Guest More than 1 year ago
My mother wasn't French, but she could've been. She and my aunts stayed thin all their lives while enjoying real food including dessert. So did I until I became brainwashed by the gospel of no-fat, long workouts, artificial sweeteners, and the myth that as we get older we just get fatter, especially if we're desk-bound as so many of us are. What this book did for me was remind me what my mother taught and give me hope that even though I've gained weight by a pound a year or so each year over the past 30 years, all is not lost. I've lost 3 pounds in the past week just by cutting back a little here and there, reacquainting myself with fruit, vegetables, and yogurt and walking my dog a few minutes more every day. Our food bill is less, not more, because I'm not buying junk. My dog and I hit the farmer's market most Saturday mornings and when I cook during the week I'm reminded of the fun we had there. I work long hours and never spend more than 20-30 minutes cooking on work days, yet we eat well now. I feel better, have more energy, and best of all, can see my thin self becoming reality again.
Guest More than 1 year ago
Married to a French man, I lived in France for many years and could relate to some of what she says...the French, on average, do walk more, drink more water, and eat more fruits and vegetables. No secret that such things will keep you leaner! But to me, much of what she described had more to do with being part of a priveleged upper class... 'nannies and cooks and 'good wine' with every meal, etc.' than being French. There are plenty of 'metro-boulot-dodo' 'average working class' French that eat fast food and frozen food, shop at mega-marts twice a month for packaged food, and spend too many of their non-working hours between traffic jams and daycare to have time for sitting down to eat a half a banana with a knife and fork and napkin. S'il vous plait, let's be serious! Besides, some of her recipes were just plain wierd. Very NOT French, I think.
Guest More than 1 year ago
I have always believed that changing your eating habits vs a fad diet is the only way to lose weight permanently, and this book will show you how. I did not find her book snobby, the author loves living in America. Granted we all don't have access to farmer's markets, but her ideas are pure common sense, something that is missing from most diet books with all these ridiculous 'phases' you must endure. I lived in Europe for a year, I ate a fresh croissant every morning with real butter and Nutella. I lost 15 pounds in one month and kept it off until I returned to the States. I remember eating alot of fresh salads, vegetables, soups, meat, fruit and I had dessert every day! I walked everywhere because I did not have a car, and took the bus or my bicycle. What I did not do is a)snack b)eat after 8:00 pm c)consume junk food d)eat a heavy dinner. Lunch was the biggest meal. Good concepts to adhere to, which I am trying once again to do with 30 pounds to lose!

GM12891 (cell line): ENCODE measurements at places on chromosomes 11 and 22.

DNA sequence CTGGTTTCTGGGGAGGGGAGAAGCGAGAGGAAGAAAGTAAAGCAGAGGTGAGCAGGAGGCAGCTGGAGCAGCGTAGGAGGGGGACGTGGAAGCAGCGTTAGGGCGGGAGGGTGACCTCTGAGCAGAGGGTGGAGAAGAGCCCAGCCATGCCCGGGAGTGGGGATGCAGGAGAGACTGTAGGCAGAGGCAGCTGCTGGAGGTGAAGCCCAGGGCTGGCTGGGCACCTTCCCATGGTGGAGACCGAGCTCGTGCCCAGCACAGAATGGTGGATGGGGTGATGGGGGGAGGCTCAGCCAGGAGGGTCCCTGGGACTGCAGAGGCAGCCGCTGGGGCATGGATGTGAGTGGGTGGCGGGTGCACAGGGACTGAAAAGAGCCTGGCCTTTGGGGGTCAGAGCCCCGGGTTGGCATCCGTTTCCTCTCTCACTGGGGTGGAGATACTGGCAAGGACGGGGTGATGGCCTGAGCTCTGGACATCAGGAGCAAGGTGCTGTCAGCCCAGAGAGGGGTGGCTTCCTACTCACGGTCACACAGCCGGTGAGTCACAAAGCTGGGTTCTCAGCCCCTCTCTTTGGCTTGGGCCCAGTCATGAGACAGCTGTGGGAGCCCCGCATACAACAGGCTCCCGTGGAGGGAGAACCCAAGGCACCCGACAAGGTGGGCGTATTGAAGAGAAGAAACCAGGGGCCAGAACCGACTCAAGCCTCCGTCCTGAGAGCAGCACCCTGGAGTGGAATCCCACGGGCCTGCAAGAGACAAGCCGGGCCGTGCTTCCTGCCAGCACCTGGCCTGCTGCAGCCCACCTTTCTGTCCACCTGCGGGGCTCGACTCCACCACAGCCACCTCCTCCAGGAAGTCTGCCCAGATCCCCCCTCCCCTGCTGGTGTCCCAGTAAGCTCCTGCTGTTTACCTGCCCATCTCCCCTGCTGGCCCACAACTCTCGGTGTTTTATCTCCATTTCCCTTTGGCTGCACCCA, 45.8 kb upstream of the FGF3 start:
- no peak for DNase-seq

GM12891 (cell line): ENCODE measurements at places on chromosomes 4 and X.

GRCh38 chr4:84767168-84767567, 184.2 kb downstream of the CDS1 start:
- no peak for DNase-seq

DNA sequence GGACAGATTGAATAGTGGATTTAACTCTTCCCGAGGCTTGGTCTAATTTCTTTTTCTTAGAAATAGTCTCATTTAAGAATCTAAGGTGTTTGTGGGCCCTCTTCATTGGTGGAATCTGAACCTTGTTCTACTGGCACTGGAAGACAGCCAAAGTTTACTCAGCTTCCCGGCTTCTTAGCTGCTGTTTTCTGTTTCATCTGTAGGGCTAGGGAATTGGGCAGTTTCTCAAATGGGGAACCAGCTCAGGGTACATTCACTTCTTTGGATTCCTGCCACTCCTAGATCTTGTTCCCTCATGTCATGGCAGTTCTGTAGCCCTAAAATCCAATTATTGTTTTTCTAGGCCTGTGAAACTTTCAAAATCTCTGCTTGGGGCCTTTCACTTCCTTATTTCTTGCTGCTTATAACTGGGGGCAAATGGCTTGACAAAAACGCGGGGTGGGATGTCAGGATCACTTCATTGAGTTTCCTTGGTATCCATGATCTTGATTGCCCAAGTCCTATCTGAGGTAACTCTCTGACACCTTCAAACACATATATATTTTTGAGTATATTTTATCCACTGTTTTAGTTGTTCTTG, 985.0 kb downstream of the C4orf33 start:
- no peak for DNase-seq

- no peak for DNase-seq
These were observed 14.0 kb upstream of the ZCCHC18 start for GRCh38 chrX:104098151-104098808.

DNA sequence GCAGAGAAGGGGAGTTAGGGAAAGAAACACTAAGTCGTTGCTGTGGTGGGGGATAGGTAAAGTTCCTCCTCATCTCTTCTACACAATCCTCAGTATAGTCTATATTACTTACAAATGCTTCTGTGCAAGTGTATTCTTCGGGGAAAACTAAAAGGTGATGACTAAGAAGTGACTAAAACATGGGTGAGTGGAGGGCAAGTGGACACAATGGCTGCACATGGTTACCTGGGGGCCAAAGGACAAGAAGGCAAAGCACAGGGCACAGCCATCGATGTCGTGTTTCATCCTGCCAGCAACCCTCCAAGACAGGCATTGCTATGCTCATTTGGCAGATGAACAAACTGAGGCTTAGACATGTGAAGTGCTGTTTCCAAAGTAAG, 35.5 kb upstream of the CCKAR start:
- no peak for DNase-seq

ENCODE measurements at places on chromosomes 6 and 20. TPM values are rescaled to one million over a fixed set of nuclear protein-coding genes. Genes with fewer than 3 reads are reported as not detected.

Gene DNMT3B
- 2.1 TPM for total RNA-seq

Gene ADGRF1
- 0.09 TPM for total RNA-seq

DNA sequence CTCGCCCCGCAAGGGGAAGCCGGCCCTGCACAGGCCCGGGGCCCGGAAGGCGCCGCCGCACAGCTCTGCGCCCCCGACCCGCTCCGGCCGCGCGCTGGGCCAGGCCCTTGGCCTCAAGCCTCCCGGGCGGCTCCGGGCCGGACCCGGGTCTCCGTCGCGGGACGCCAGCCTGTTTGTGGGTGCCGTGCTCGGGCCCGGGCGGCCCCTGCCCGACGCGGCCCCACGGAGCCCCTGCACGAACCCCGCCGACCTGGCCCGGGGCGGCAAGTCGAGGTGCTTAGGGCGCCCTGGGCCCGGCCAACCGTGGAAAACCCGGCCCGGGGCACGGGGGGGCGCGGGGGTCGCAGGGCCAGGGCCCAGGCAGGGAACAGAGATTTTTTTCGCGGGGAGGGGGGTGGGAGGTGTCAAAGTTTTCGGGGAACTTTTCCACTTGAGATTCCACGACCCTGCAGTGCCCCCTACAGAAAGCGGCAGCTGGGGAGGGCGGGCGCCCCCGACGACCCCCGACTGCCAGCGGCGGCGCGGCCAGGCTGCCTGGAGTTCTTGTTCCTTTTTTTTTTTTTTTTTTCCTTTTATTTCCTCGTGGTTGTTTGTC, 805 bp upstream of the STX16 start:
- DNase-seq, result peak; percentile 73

Guest More than 1 year ago
I've always been fascinated by the French culture, and reading this book has been an experience I truly treasure. I suffered from both anorexia and bulimia, so my relationship with food was far from acceptable or normal. I was either starving or gorging, and this book has taught me to find a happy balance and appreciate food without overdoing it. If you're looking for a concrete plan to follow, or if you're just looking to lose a few pounds fast, this isn't the book for you. But if you're looking for a lifestyle change and are tired of depriving yourself of your favorite foods and obsessing over food, give it a try.